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Building rapport – or getting on with the client

Building rapport is basically about getting on with the client. It’s one of the key consulting skills that more technically-oriented consultants overlook. Without the skills to build rapport, the basic consulting goals of selling, influencing, guiding and managing are much more difficult (if not impossible) to achieve.

Building Rapport: Never tell the client their baby is ugly

A wise consultant once told me it is never a good idea to tell the client their “baby is ugly”. First meeting with the client is not the time to bring out all the (reasonably obvious, at least to you) flaws in their organisation’s approach to the consulting assignment, or their management style. It’s not necessarily the time to lord it over the client about how much you know. It’s the time to be affable. Being affable is about being in rapport with your consulting client. It requires you to be able to walk a mile in their shoes. When you and a client get on well, when you are in rapport, they are happy to take on your ideas, and follow your lead.

This article looks at rapport issues in brief. I cover:

  • Defining rapport – what is it
  • Examples of rapport in the world
  • What good rapport can do
  • The psychological basis for rapport and why it works
  • Subtlety or fakery – doing rapport well
  • Testing rapport
  • Selling happiness
  • When do you walk away from a client?

Defining rapport

Rapport is really about reducing the differences between you and your client, and building your similarities.

In normal conversation we already do this – we look for things we have in common, such as people we know, schools we went to, former employers, where we live, the age of our children.

Take an example. Jane runs a film accounting business. She was going off to Hollywood to talk to the Americans about using her services in some of their films, and about licensing her software. She and I spoke before she went, and she told me how apprehensive she was about meeting this people and how different they were to her.

She didn’t know about rapport, so I told her a bit about it, and how to test for it. I also talked about how our interests and businesses are more global, but how our sense of belonging is becoming more tribal. This is the basic idea behind John Naisbitt’s book Global Paradox.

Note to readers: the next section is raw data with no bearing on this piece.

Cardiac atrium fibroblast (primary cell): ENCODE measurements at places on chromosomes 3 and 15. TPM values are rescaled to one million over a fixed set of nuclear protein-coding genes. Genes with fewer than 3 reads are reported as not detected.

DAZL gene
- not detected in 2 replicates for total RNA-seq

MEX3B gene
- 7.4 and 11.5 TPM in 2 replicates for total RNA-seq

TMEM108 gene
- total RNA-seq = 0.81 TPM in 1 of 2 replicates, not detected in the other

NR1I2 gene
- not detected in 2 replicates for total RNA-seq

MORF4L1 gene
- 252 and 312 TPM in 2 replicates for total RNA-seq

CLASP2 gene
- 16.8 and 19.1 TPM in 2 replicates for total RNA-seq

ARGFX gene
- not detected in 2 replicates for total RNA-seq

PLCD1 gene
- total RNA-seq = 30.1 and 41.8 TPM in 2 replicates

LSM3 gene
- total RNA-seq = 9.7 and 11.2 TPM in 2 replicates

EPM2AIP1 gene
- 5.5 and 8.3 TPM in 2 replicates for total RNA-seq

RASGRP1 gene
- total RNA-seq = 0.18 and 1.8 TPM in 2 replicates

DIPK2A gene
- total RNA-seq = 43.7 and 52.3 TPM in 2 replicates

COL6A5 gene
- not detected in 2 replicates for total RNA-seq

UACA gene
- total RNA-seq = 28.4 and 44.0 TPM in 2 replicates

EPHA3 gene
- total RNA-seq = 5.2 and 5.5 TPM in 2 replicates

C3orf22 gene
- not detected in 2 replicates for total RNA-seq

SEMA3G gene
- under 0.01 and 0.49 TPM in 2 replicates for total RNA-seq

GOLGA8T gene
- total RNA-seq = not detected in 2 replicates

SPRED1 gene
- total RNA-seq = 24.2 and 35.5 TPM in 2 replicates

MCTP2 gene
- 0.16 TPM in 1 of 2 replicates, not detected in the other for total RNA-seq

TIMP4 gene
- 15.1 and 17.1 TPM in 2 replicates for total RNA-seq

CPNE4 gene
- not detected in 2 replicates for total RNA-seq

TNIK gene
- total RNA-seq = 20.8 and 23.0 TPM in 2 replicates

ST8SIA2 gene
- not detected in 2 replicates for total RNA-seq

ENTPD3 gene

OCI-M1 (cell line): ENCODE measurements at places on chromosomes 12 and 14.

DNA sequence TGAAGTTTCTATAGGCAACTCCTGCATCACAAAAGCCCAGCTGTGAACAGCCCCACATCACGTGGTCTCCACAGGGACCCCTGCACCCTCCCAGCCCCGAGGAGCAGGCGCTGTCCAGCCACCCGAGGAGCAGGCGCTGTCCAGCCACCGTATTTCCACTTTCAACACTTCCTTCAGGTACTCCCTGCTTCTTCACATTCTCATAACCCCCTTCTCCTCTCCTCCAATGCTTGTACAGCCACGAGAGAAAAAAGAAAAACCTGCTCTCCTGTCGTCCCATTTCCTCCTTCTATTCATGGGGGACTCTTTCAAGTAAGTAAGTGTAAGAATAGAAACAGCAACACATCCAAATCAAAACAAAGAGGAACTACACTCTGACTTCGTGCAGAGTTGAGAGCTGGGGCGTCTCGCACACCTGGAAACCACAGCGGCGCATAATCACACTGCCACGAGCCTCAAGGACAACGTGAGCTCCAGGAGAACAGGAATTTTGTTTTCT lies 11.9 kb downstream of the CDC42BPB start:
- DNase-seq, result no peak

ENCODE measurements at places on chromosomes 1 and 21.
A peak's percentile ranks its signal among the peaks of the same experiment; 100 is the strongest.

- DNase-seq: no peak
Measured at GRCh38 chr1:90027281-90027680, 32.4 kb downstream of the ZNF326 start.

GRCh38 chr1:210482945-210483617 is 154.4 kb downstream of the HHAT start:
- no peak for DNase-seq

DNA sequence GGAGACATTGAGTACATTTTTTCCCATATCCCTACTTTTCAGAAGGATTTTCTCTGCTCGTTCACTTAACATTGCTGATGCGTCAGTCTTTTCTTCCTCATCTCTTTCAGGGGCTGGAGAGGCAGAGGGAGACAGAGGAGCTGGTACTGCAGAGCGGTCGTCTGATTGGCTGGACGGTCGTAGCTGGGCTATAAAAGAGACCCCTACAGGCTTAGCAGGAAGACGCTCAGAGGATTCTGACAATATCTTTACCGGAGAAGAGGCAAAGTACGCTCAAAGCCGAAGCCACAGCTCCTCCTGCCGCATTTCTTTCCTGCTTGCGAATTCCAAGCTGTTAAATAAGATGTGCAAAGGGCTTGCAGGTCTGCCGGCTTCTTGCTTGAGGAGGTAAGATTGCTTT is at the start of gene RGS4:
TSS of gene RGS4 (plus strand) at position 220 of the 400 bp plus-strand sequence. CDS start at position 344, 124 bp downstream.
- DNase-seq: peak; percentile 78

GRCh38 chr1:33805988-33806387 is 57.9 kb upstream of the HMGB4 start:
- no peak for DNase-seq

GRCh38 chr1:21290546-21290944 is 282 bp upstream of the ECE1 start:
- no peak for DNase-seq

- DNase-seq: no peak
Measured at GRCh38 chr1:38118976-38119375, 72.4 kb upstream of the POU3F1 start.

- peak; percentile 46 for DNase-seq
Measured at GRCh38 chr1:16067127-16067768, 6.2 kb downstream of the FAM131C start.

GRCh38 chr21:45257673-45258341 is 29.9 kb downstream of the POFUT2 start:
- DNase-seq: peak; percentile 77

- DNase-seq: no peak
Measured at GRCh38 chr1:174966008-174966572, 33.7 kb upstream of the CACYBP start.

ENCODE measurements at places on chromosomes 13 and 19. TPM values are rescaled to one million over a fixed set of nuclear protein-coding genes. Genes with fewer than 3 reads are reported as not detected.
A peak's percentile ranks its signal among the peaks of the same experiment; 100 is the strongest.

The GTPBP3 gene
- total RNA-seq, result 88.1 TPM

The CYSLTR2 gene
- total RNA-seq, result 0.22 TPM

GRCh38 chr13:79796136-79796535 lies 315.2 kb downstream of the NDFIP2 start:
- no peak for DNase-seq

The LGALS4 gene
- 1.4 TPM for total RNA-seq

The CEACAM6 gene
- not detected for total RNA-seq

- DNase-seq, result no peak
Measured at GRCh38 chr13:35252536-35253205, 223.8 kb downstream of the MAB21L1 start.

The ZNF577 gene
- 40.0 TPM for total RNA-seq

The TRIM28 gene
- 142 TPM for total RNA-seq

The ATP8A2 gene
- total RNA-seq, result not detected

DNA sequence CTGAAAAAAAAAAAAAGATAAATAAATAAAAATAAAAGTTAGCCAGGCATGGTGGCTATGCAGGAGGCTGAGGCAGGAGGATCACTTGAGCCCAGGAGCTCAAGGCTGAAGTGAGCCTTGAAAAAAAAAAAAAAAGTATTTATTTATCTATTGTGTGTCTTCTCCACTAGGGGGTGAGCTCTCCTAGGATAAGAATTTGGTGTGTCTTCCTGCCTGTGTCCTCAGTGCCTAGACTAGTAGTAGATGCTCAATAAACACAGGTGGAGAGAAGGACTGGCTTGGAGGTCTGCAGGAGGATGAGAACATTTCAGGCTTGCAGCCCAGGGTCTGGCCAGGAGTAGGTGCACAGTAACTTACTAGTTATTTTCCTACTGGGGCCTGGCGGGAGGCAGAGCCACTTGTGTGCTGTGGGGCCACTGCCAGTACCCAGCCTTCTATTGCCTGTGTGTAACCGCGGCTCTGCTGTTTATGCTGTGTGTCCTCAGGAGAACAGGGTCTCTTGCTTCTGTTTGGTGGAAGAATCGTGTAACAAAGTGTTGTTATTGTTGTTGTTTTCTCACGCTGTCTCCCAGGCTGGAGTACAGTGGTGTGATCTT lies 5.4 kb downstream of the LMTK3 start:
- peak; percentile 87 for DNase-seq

Jane was part of the accounting tribe. As such, I figured she would find more in common with the people in LA who did accounting than they had in common with other Americans, especially the creative types within the film industry. It was true. One of her potential clients, a studio executive, got on so well with her that he took her children to Disneyland, showed her around their studios, and then took her family to dinner. So much for having nothing in common.

Rapport in the world

So where can you see rapport in action in the world? People who are in rapport have the conscious similarities I listed, such as friends, schools, and where they live, but they also have unconscious similarities.

If you’ve ever seen two friends having coffee, they can be both sitting with a cheek on one hand. They will often even take a sip of their coffee at the same time, or if they’re smokers, puff on a cigarette at the same time.

In a meeting, you can often get information about who’s allied with whom, just based on the body positions they adopt. The ones who are supporting the motion will, as a general rule, have similar body postures. Likewise those against, and those sitting on the fence. It doesn’t matter which particular position it is – it could be sitting back from the table, relaxed, leaning on one elbow, or legs or arms crossed. What’s important is that it’s similar, and when the “leader” of the group changes their posture, the others who are “with them” follow.

People with whom you “automatically” get along are usually people who are like you. People who are like each other like each other. But if you don’t always get along with a client instantly, or see eye to eye with them at first sight, help is at hand. If you truly believe that your services are invaluable, if you think that the consultancy you offer will make a difference to the client, then building rapport gives you to help them to like you when you first meet.